Army Capt. David Raines is home in Lacey with his family, but he sleeps like he’s still deployed in Afghanistan. The 35-year-old officer manages only a few hours of rest each night.
That sleep pattern worked for him during the three years he spent in combat zones, where it paid to be alert around the clock.
It’s not as productive when he’s helping raise his three young children and juggling his stateside assignment supervising ill and injured soldiers at Joint Base Lewis-McChord.
“I just want to sleep,” he said.
His experience struggling to find a healthy sleep routine at home is increasingly common for service members after a decade of deployments to Iraq and Afghanistan, said Lt. Col. Vincent Mysliwiec, Madigan Army Medical Center’s chief of sleep medicine.
Mysliwiec is the author of a study published today in the journal Sleep that breaks down ways that combat tours impact the rest service members are able to get when they return home.
His team studied 725 patients, primarily combat veterans, who had trouble sleeping and came to the Madigan lab for a study in 2010. The researchers found concerning levels of insomnia as well as sleep problems caused in part by combat-related ailments such as post-traumatic stress disorder and traumatic brain injuries.
In some cases, service members are getting a full night’s rest but feeling as if they’re sleep-deprived. Mysliwiec suspects those cases of “paradoxical insomnia” stem from the alertness service members maintain when they’re at war.
“When soldiers are deploying to combat, they’re not in a safe-sleep environment,” he said. “They need to be hyper vigilant.”
Nearly two-thirds of patients slept six hours or fewer. That’s more than double the percentage of civilians who report sleeping fewer than six hours, according to past studies.
About 51 percent of patients were diagnosed with obstructive sleep apnea or moderate-severe obstructive sleep apnea, a lack of sleep caused by a breathing obstruction. That’s comparable with a control group. But almost 25 percent were diagnosed with insomnia, a lack of sleep that happens for seemingly no reason – much higher than the control group.
About 5 percent of patients received a diagnosis of paradoxical insomnia, meaning they had a full night’s rest but felt fatigued as if they were missing sleep – again, much higher than the control group.
More than 58 percent of patients were diagnosed with a separate service-related illness in addition to their sleep disturbances. The most common were depression, anxiety, post traumatic stress disorder and traumatic brain injuries (TBI).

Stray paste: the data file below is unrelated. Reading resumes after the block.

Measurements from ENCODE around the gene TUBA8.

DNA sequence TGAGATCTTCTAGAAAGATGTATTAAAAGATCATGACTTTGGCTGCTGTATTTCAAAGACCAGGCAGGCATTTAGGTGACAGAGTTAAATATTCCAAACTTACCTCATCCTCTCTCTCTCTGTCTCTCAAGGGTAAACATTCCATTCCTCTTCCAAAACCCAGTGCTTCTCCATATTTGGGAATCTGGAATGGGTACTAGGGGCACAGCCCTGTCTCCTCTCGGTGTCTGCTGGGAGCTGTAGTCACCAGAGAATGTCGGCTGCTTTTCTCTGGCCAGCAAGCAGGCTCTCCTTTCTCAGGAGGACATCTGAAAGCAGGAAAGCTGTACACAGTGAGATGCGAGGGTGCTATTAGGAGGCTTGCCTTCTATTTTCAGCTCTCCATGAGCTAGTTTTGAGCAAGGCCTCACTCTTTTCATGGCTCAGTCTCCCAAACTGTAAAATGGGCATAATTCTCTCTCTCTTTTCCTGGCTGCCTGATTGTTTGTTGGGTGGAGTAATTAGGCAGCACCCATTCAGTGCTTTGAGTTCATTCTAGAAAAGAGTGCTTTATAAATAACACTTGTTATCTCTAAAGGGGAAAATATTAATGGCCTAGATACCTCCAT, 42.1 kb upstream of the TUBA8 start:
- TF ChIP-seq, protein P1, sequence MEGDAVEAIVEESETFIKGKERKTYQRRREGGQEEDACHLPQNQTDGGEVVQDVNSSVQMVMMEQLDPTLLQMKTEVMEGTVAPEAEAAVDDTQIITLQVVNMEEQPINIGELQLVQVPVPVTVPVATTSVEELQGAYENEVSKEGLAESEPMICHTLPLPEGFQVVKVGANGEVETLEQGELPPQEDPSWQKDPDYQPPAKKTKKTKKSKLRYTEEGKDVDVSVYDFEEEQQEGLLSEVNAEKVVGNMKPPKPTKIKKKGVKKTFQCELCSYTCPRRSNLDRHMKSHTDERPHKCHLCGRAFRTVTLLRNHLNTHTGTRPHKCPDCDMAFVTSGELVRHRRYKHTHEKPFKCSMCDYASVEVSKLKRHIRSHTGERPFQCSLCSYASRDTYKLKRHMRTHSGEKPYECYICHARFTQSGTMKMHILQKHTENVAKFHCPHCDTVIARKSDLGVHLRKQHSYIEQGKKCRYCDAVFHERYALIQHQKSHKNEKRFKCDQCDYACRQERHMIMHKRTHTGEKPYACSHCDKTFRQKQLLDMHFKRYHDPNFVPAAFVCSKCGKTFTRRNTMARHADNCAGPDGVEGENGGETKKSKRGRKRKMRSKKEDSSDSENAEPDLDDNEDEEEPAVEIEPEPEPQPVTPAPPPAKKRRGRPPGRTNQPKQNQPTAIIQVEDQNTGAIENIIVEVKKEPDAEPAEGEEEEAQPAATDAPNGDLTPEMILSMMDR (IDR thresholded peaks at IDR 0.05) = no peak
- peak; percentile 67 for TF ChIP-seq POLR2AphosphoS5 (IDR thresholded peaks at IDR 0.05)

Almost 25 percent of the patients were taking pain medications.
Mysliewic insists he doesn’t have to “sell sleep,” because everyone wants a good night’s rest. His job, he said, is to encourage patients to change their habits to get better sleep.
Some patients suffering from obstructive sleep apnea will benefit from devices that help them breathe, such as a mask-like machine called the continuous positive airway pressure (CPAP) machine.
Other patients must pay close attention to their daily rhythms so they’re tired when they go to bed. It doesn’t help to lie in bed staring at a clock, Mysliewic said.
“We’re looking for four and a half or five hours of quality sleep in bed,” he said.
But his efforts to “fix” sleep patterns for service members run up against an ethos in the military that troops should be able to get by on short sleep when circumstances demand it.
Army units often train at odd hours to test their abilities to make good decisions in stressful conditions. On a deployment, a soldier has to remain somewhat alert at least to respond to alarms, if not to take a guard shift or support a night patrol.
Getting by with limited rest “is very advantageous on a deployment cycle,” said Raines, a veteran of two infantry deployments to Iraq and one with a signal unit in Afghanistan.
But the Army is trying to change the tone of its messages on sleep, encouraging troops to view rest as a factor in their ability to perform at their best. Army Surgeon General Lt. Gen. Patricia Horoho, who formerly commanded Madigan, has been hitting that theme over the past year.
Without sleep, “you can still function, but you’re not functioning at your highest level,” said Eric Bean, a performance enhancement specialist at Lewis-McChord’s Comprehensive Soldier and Family Fitness program.
“It’s an element of energy management. We liken sleep to being as important as oxygen, food or water,” said Bean, who advises Army units on ways to improve health.
Mysliwiec contends that sleep management will play an important role in addressing war-related ailments such as anxiety, PTSD and traumatic brain injuries.
Short sleep is a characteristic of all of those conditions, and getting more rest will help people recover from them.
“Improving sleep will always help their PTSD, their TBI,” he said.
Raines understands that. As an officer in Lewis-McChord’s Warrior Transition Battalion, he supervises about 170 soldiers who are getting medical care and could be leaving the service. Many are receiving medication that could affect their sleep for behavioral health conditions or for pain.
He decided to seek out a sleep doctor when he talked to his soldiers about their conditions. His wife had been nudging him to get help, taking cellphone videos of him snoring.
He listened to his soldiers reporting feeling more energetic after they addressed their sleep disturbances. He wanted to feel that, too.
“Getting rid of that fatigue and feeling like you’re rested, that’s what people talk about,” he said.
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